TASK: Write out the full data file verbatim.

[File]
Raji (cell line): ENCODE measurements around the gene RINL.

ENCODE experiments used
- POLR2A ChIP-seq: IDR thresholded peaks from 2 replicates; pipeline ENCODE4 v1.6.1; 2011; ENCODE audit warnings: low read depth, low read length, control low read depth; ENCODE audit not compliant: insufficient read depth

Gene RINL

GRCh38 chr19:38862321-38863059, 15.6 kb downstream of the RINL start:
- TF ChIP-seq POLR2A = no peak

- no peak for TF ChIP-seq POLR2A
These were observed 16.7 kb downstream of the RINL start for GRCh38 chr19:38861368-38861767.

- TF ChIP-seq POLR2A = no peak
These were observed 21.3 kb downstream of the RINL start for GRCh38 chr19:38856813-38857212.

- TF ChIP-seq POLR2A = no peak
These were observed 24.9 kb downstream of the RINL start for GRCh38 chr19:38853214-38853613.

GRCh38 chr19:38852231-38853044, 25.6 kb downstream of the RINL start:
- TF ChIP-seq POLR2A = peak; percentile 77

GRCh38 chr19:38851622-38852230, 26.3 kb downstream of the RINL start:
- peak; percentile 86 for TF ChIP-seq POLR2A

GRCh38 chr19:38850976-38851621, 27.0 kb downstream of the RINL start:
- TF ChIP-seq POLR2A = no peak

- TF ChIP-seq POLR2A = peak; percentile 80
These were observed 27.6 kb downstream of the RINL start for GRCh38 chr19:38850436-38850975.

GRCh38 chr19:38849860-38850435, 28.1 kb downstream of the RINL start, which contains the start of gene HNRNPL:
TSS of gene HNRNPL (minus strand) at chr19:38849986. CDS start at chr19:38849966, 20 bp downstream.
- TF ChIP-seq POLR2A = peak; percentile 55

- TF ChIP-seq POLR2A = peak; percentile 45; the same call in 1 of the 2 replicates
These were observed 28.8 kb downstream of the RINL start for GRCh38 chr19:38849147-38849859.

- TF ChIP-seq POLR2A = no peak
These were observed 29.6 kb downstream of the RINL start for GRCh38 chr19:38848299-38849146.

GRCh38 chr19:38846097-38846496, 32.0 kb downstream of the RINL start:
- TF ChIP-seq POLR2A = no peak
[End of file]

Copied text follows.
Raji (cell line): ENCODE measurements around the gene RINL.

ENCODE experiments used
- POLR2A ChIP-seq: IDR thresholded peaks from 2 replicates; pipeline ENCODE4 v1.6.1; 2011; ENCODE audit warnings: low read depth, low read length, control low read depth; ENCODE audit not compliant: insufficient read depth

Gene RINL

GRCh38 chr19:38862321-38863059, 15.6 kb downstream of the RINL start:
- TF ChIP-seq POLR2A = no peak

- no peak for TF ChIP-seq POLR2A
These were observed 16.7 kb downstream of the RINL start for GRCh38 chr19:38861368-38861767.

- TF ChIP-seq POLR2A = no peak
These were observed 21.3 kb downstream of the RINL start for GRCh38 chr19:38856813-38857212.

- TF ChIP-seq POLR2A = no peak
These were observed 24.9 kb downstream of the RINL start for GRCh38 chr19:38853214-38853613.

GRCh38 chr19:38852231-38853044, 25.6 kb downstream of the RINL start:
- TF ChIP-seq POLR2A = peak; percentile 77

GRCh38 chr19:38851622-38852230, 26.3 kb downstream of the RINL start:
- peak; percentile 86 for TF ChIP-seq POLR2A

GRCh38 chr19:38850976-38851621, 27.0 kb downstream of the RINL start:
- TF ChIP-seq POLR2A = no peak

- TF ChIP-seq POLR2A = peak; percentile 80
These were observed 27.6 kb downstream of the RINL start for GRCh38 chr19:38850436-38850975.

GRCh38 chr19:38849860-38850435, 28.1 kb downstream of the RINL start, which contains the start of gene HNRNPL:
TSS of gene HNRNPL (minus strand) at chr19:38849986. CDS start at chr19:38849966, 20 bp downstream.
- TF ChIP-seq POLR2A = peak; percentile 55

- TF ChIP-seq POLR2A = peak; percentile 45; the same call in 1 of the 2 replicates
These were observed 28.8 kb downstream of the RINL start for GRCh38 chr19:38849147-38849859.

- TF ChIP-seq POLR2A = no peak
These were observed 29.6 kb downstream of the RINL start for GRCh38 chr19:38848299-38849146.

GRCh38 chr19:38846097-38846496, 32.0 kb downstream of the RINL start:
- TF ChIP-seq POLR2A = no peak